So happy you loved them!
These are so good. I have made them twice and they turned out just like the picture. I left out the Serrano peppers the second time so everyone would be happy, but I personally like them spicy.
Awesome! So happy you loved the burgers. We like them spicy too! 🙂
Can you use sprouted mung beans fresh or do they have to be cooked?
Fresh beans won't hold together as well.
Great recipe! I made a few tweaks - used sweet potato because I didn't have white potatoes at home, no mint but doubled cilantro, and added 1/4 cup of chickpea flour. I had trouble keeping the burgers together when I tried to cook them on the stovetop, so I ended up baking them at 400 for 45 minutes, flipping after 30 minutes and they came out perfect! Thanks for sharing such a wonderful recipe for sprouted mung beans!
Awesome, good idea to add chickpea flour with the sweet potatoes.
Can you please give amounts for the mashed potatoes and minced onions? I have a lot of small new potatoes, and big onions, so the end quantity of these in cups would be helpful.
This is a great recipe!
Thanks so much for the mung burger recipe. The children and my husband loved them. I substituted potatoes for sweet potatoes and it was great! Bless you.
Amazing recipe!! i have prepared these burgers like 4 times already and I love them. Greetings from the Republic of Panama 🙂
AQUAFABA! There is a a group,on Facebook and they are all very helpful too.
And, I do hope your dog got through surgery safely.
We still grieve for best friend of many years but were informed by astonished vet hat he was about 17 or 18 but like you, just knew he was the one,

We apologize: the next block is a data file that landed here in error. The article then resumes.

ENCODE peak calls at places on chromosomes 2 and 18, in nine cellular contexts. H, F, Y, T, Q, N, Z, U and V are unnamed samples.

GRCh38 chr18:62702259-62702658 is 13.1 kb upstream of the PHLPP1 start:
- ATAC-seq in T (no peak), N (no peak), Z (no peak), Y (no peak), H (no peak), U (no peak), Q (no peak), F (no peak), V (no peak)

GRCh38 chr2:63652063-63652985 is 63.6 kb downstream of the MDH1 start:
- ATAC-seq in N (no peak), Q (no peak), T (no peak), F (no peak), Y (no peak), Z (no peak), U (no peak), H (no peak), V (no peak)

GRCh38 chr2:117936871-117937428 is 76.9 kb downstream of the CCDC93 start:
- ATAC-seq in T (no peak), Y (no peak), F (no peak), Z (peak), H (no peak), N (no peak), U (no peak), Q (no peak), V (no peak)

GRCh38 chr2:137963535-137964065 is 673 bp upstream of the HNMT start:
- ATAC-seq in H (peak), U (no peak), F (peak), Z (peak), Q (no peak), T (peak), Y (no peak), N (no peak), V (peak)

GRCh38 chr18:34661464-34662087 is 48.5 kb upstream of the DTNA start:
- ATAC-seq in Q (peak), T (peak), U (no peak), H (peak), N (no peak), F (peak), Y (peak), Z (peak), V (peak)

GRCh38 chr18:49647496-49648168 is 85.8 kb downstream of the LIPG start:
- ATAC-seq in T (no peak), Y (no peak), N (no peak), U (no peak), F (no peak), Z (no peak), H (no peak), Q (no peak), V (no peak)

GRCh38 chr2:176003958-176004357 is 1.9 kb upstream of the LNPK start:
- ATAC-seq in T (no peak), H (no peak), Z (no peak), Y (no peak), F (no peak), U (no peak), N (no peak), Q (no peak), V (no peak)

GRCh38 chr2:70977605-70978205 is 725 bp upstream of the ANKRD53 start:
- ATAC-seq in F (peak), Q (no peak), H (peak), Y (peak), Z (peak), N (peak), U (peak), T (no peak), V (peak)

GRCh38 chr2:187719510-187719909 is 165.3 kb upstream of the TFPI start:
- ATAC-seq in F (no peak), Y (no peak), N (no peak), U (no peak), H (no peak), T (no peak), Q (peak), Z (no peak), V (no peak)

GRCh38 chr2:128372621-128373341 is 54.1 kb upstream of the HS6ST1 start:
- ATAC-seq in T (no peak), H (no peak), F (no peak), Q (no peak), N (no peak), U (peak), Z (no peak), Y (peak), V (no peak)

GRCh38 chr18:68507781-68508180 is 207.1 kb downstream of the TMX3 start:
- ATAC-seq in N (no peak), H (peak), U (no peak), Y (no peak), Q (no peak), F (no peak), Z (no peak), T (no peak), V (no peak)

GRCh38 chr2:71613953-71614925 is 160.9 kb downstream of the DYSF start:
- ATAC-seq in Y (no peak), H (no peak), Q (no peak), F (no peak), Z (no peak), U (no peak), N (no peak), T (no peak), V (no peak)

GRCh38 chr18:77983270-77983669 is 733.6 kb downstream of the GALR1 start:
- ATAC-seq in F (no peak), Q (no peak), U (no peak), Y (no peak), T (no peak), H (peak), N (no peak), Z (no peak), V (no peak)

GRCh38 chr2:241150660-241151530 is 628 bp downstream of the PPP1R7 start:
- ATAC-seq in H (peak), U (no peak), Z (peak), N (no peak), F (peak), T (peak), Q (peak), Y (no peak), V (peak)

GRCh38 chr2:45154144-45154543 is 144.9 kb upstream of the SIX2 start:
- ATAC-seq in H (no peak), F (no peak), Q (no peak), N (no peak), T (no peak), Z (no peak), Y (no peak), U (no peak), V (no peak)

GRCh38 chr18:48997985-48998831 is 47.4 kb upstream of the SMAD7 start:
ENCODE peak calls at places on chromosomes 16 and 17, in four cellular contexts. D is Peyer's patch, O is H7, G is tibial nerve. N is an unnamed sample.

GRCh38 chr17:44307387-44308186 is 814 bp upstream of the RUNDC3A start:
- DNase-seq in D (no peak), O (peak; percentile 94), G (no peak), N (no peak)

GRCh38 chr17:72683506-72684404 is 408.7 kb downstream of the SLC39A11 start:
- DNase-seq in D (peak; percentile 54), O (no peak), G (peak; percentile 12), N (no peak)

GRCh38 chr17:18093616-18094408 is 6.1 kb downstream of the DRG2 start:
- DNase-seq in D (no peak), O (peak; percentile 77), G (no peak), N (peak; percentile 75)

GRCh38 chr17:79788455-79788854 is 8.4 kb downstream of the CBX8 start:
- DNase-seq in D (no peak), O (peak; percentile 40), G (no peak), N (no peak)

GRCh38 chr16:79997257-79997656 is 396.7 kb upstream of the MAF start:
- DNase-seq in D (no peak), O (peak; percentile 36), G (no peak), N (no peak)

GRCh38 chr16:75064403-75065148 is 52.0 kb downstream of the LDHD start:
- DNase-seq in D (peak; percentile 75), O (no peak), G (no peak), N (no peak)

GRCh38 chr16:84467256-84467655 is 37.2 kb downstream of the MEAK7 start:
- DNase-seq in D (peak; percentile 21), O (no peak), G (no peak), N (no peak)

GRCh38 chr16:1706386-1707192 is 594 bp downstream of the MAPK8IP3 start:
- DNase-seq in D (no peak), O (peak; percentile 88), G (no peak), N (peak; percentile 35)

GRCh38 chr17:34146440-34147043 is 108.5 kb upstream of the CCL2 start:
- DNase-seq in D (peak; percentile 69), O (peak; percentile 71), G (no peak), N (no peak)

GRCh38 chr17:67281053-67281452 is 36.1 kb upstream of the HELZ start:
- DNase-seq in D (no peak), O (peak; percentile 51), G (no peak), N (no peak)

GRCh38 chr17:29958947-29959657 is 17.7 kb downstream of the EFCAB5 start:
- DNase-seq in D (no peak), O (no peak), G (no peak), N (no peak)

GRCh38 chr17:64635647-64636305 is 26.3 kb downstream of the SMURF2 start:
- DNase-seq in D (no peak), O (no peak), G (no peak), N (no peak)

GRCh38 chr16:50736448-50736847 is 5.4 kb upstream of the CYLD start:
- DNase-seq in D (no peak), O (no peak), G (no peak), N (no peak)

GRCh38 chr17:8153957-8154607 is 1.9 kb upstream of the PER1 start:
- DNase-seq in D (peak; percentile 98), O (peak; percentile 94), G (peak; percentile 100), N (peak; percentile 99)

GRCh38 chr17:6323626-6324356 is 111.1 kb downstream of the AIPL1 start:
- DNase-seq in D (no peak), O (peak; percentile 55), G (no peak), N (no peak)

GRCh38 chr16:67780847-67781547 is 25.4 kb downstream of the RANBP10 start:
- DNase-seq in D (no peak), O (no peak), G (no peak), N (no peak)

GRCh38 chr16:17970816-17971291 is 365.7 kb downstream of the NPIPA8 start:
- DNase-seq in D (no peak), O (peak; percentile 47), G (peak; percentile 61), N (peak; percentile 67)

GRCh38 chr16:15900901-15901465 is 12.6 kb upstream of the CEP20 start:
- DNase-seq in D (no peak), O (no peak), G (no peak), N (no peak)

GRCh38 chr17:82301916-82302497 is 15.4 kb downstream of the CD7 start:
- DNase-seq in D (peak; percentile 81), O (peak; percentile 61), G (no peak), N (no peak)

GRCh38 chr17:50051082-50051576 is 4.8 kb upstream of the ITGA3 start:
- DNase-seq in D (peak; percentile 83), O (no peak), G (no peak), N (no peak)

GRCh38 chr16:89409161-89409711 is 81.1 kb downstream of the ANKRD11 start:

Hi vaishali I am new comer to your blog and tried ur sprout burger receipe it came very nice .Thanks for sharing such a healthy receipe. Will try all ur receipe 1/1
Those burgers look great. I like sprouting too. I have made moong sprout stuffed tikkis in the past.
I must start making patties, I love burgers and you have a great collection of recipes 🙂
Yummy looking burgers Vaishali. Love the idea of using sprouted moong beans -- will definitely try this one out soon. Enjoy your summer!!
Thanks, Pavani, and have a great summer too!
The burgers look delicious! I love sprouting beans but often wonder if their nutritional content is reduced by cooking, steaming, boiling like we traditionally do for usals and curries. What do you think?
Talking about beans, did you read about whipped chickpea liquid (aquafaba) being a great replacement for 'egg whites' to be used in desserts? I instantly thought of you when I read about it.
Hi Priti, never heard of the chickpea liquid-- sounds like a great find and I'll be looking for it on my next trip to the grocery store. I would imagine Whole Foods would stock it?
About cooking sprouts, yes, I do hear that some enzymes are destroyed while cooking, but then again my digestive system wouldn't be too happy with raw sprouts, so I guess it's a compromise to make. 🙂
I meant Chickpea broth that one gets after cooking chickpeas or the liquid in canned chickpeas. It is called aquafaba. It is revolutionalizing vegan baking. Once whipped the liquid turns light and fluffy and behaves exactly like egg whites so can be used to make meringues, macarons, pies, buttercream, in cakes and other bakes. Just google it to know more, I am so excited to know about this amazing find that I just had to share it with you.
Oh, wow, that's even better. Gotta research and try it. I love free. 🙂
Do we add raw onions though or cook them first?
wawa, I used the onions raw, but if you prefer a more caramelized taste you can certainly saute them first.
Can I use peeled mung beans? Obviously they aren't going to sprout. I'm trying to use what I have on hand.
Yes that's fine!